No significant differences were found in the rates of predictive biomarker testing or administration of first-line, biomarker-guided targeted therapy for patients with advanced non-small cell lung cancer (NSCLC) treated at practices participating in the Oncology Care Management (OCM) Model vs practices that did not, according to results of a retrospective study published in JCO Oncology Practice.
The Centers for Medicare and Medicaid (CMS) Oncology Care Management (OCM) Model is a voluntary payment model program initiated in 2016, in which participating physician practices have financial and performance accountability to improve the coordination and delivery of appropriate care to their patients with cancer.
However, the study authors noted that at the present time, “there are limited published data evaluating the impact of the OCM on downstream outcomes of interest.”
Beginning in October 2017, OCM practices were required to collect and report data related to the proportion of their patients with advanced NSCLC who underwent testing for established biomarkers predictive of benefit from treatment with specific tyrosine kinase inhibitor (TKI) therapy (eg, EGFR, ROS1, and ALK mutations), as well as data regarding the proportion of these patients who received biomarker-guided therapy in the first-line setting, including non–TKI-based therapy for those with disease not characterized by these biomarkers.
The aim of this study, which utilized Flatiron Health information from a nationwide, longitudinal database derived from patient electronic health records, was to determine whether these rates differed in OCM vs non-OCM practices.
Included in the study were patients diagnosed with advanced, nonsquamous NSCLC between January 2011 and November 2018 who were aged at least 65 years at the time of diagnosis and received first-line therapy at a community oncology clinic.
The OCM status for the oncology practice treating each patient was determined on the date of diagnosis of advanced NSCLC. In addition, patients were further classified into 3 groups based on the initiation of the OCM program and its establishment of requirements related to biomarker testing: (1) pre-period (January 2011 through December 2015) corresponding to the period prior to initiation of OCM; (2) implementation wash-out period (January 2016 through September 2017) corresponding the period following initiation of OCM but prior to requirements related to predictive biomarker testing; and (3) post-period (October 2017 through November 2018) corresponding to a period when collection of predictive biomarker testing and its use to guide treatment selection were required by OCM.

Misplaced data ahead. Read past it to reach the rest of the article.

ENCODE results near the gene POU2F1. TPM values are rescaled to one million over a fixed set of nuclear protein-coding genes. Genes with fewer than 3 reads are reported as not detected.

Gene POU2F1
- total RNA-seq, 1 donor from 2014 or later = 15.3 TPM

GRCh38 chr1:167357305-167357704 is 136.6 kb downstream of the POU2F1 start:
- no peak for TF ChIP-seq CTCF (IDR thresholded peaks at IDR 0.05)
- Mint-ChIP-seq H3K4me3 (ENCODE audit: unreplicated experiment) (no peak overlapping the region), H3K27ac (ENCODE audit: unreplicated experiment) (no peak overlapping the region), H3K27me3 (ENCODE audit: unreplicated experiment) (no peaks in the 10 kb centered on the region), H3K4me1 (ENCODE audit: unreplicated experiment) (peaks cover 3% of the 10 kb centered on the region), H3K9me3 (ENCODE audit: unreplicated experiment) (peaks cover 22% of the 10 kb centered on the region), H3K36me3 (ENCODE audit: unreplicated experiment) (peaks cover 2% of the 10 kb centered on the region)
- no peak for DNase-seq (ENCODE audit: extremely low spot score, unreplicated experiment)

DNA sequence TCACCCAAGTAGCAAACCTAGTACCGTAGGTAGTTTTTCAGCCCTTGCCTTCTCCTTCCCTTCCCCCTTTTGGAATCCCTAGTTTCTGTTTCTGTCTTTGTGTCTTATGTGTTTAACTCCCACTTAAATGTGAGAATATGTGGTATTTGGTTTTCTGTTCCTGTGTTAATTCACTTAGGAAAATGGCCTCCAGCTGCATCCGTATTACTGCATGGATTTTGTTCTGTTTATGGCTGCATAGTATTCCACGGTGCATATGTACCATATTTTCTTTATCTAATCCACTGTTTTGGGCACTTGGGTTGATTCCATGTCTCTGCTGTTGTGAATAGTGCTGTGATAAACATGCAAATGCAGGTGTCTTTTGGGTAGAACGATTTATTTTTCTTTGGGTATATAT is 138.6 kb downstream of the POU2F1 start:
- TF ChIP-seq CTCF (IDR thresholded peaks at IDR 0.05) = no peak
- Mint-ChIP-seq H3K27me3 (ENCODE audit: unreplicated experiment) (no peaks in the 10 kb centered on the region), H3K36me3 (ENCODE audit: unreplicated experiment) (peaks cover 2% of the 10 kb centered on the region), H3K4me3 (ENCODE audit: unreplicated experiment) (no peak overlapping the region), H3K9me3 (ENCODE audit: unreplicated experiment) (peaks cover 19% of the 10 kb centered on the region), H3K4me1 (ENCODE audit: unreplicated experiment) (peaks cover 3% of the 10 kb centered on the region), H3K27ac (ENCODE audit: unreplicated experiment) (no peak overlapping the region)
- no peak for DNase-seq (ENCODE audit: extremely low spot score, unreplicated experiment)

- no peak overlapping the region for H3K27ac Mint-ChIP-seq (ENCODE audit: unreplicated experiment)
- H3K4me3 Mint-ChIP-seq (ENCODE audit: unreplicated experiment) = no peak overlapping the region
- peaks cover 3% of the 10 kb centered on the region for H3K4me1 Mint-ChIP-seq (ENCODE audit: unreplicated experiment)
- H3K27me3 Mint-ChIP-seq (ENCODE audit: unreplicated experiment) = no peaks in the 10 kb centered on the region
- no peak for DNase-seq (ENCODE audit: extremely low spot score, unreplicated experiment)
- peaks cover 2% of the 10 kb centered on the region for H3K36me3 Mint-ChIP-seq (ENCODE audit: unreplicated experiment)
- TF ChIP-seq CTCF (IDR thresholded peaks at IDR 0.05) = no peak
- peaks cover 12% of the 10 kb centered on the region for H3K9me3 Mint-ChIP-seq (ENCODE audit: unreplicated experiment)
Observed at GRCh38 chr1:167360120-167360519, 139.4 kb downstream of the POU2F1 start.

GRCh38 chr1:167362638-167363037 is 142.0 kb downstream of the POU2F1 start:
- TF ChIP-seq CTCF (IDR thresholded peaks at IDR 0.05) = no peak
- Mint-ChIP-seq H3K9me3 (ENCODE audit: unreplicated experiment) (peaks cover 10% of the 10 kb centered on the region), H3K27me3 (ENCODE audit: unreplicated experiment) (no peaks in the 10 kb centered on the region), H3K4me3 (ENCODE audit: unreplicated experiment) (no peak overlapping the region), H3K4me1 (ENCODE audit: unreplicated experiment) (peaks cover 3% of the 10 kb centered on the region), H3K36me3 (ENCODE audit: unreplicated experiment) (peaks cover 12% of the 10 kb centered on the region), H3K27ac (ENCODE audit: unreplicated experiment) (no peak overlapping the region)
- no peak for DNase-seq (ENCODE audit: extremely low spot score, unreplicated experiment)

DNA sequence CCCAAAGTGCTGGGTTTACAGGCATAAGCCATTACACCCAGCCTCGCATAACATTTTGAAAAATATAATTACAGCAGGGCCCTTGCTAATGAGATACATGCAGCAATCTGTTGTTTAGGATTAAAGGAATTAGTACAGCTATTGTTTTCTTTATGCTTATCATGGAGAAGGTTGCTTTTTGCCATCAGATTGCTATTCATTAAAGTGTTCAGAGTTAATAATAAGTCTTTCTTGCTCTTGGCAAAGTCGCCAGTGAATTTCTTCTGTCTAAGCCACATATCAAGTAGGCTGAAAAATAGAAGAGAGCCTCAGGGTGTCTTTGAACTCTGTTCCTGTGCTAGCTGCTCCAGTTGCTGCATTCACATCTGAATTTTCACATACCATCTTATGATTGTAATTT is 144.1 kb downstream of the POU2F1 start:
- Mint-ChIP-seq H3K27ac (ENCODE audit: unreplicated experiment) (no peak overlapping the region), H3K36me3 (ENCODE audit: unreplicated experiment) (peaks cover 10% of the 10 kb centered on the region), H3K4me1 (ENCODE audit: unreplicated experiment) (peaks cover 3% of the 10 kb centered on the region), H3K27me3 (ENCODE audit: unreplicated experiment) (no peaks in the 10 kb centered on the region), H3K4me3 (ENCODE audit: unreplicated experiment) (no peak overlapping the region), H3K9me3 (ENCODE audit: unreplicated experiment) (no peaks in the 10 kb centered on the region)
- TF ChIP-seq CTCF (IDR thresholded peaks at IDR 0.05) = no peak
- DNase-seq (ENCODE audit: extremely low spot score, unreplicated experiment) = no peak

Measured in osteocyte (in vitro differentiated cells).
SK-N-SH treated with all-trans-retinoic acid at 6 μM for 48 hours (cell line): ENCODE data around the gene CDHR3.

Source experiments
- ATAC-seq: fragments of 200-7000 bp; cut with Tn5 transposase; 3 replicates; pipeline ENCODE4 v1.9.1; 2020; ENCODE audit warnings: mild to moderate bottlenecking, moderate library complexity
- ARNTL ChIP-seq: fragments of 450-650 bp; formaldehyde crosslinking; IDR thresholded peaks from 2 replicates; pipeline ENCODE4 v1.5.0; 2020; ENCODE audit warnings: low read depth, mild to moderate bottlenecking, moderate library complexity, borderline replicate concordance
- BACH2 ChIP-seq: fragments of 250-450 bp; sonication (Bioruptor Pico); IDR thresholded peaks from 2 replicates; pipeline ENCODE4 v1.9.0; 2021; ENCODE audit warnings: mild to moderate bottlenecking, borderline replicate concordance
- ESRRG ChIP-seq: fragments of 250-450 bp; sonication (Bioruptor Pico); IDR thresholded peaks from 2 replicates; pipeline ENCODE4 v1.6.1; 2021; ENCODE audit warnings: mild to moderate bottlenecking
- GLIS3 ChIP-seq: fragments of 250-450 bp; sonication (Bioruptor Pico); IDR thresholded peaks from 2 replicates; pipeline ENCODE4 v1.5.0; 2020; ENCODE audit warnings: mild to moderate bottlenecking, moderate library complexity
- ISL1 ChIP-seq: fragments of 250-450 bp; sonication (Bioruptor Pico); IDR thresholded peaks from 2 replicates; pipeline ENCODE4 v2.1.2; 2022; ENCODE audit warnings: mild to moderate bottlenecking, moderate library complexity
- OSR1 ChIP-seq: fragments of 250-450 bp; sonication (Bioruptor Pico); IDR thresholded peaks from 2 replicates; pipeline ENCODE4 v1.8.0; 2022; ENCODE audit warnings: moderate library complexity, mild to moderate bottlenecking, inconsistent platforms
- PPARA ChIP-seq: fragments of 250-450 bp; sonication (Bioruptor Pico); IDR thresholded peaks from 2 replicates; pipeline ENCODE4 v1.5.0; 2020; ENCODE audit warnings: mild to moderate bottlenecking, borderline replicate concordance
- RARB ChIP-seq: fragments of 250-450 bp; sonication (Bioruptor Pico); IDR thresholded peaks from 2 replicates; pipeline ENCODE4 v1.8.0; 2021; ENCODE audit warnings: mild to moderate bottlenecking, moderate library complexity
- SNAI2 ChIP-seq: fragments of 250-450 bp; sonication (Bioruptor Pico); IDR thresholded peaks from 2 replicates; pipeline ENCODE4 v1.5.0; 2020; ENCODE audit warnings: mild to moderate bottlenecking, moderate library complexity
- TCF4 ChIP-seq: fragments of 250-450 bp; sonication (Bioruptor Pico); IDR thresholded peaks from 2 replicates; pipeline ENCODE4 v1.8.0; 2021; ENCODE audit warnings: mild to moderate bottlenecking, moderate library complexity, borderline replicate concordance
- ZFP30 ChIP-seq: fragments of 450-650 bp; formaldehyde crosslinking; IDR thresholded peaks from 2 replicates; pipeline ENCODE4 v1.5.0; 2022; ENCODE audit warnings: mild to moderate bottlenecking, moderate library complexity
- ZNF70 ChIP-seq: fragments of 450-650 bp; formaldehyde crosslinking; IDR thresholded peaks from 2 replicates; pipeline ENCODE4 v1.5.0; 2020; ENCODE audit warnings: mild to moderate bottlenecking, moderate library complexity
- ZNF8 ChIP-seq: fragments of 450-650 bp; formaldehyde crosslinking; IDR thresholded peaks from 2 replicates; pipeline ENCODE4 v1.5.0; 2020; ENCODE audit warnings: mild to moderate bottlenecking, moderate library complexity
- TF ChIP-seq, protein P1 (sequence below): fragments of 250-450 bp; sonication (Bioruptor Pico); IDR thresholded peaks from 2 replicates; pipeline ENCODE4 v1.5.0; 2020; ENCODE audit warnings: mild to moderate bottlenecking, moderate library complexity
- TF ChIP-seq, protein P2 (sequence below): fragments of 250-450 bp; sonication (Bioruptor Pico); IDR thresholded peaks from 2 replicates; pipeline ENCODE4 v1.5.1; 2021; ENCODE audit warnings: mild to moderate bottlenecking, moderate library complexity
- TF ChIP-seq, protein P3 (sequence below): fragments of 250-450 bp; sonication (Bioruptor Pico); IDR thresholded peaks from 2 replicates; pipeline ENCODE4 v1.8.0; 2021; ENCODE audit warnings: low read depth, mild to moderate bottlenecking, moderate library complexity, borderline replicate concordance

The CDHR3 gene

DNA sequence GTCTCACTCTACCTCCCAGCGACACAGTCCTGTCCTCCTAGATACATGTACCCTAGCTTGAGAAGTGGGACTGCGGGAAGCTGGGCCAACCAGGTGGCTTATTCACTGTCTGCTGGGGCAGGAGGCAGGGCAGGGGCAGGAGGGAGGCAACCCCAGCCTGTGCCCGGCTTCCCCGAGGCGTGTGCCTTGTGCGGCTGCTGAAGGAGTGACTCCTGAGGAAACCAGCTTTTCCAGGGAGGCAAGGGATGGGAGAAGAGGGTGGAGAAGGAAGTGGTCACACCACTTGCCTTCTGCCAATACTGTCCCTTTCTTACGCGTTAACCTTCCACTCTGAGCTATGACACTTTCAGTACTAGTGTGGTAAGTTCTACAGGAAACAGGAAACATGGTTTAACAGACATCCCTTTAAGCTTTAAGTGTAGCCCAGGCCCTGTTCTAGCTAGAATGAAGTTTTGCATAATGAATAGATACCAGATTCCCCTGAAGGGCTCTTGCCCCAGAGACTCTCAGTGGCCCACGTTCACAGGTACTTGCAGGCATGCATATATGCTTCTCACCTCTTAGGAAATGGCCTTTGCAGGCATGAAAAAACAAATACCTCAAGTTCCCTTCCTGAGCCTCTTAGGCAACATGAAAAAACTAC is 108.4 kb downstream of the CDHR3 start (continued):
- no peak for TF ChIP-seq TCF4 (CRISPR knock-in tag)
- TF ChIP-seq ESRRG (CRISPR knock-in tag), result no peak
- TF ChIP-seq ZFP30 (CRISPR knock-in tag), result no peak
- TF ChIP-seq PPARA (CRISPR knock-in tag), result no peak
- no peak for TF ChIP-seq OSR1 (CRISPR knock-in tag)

Of the 14,048 patients meeting inclusion criteria within one of these 3 classes, 8151 and 5897 were treated at 1 of 45 OCM vs 1 of 105 non-OCM practices, respectively. Evidence was found for biomarker testing in 8652 (61.8%) of these patients, with 96% of these patients receiving a determinate result on the first test.
Baseline characteristics for patients in the overall study sample included a median age of 73 years, with 50%, 70.3%, and 83.6% identified as female, non-Hispanic white, and having a smoking history, respectively, and were similar for those treated at OCM compared with non-OCM practices.
A key study finding was that there was no significant difference in the unadjusted rates of patients who undergo biomarker testing during the pre-period for OCM (55.1%) vs non-OCM (55.5%) practice sites. While biomarker testing rates were found to increase over time, rates of testing for OCM (71.6%) and non-OCM (69.7%) practices during the post-period were also similar. Furthermore, adjustments for confounders, including age, year of diagnosis, sex, race and ethnicity, and smoking status, did not alter the finding of an absence of OCM status on rates of biomarker testing.
Results of analyses of rates of tested patients who received biomarker-guided therapy were also similar for patients treated at an OCM vs a non-OCM practice during the pre-period (89.8% [OCM] vs 90.1% [non-OCM]) and the post-period (94.6% [OCM] vs 95.2% [non-OCM]), In addition, this finding was not altered when these rates were adjusted for potential confounders.
Some of the study limitations mentioned by the study authors were inclusion of EGFR mutations that may not be predictive of increased sensitivity to available EGFR inhibitor therapy, as well as the possibility that some patients were treated with “non-TKI” targeted therapy on a clinical trial.
In their concluding remarks, the study authors noted that “evaluation of reporting requirements may provide insight into their overall utility and whether the infrastructure built to meet them could also be used to not just measure but also improve patient care.”
Castellanos EH, Orlando A, Ma X, et al. Evaluating the impact of Oncology Care Model reporting requirements on biomarker testing and treatment [published online June 4, 2020]. JCO Oncol Pract. doi: 10.1200/JOP.19.00747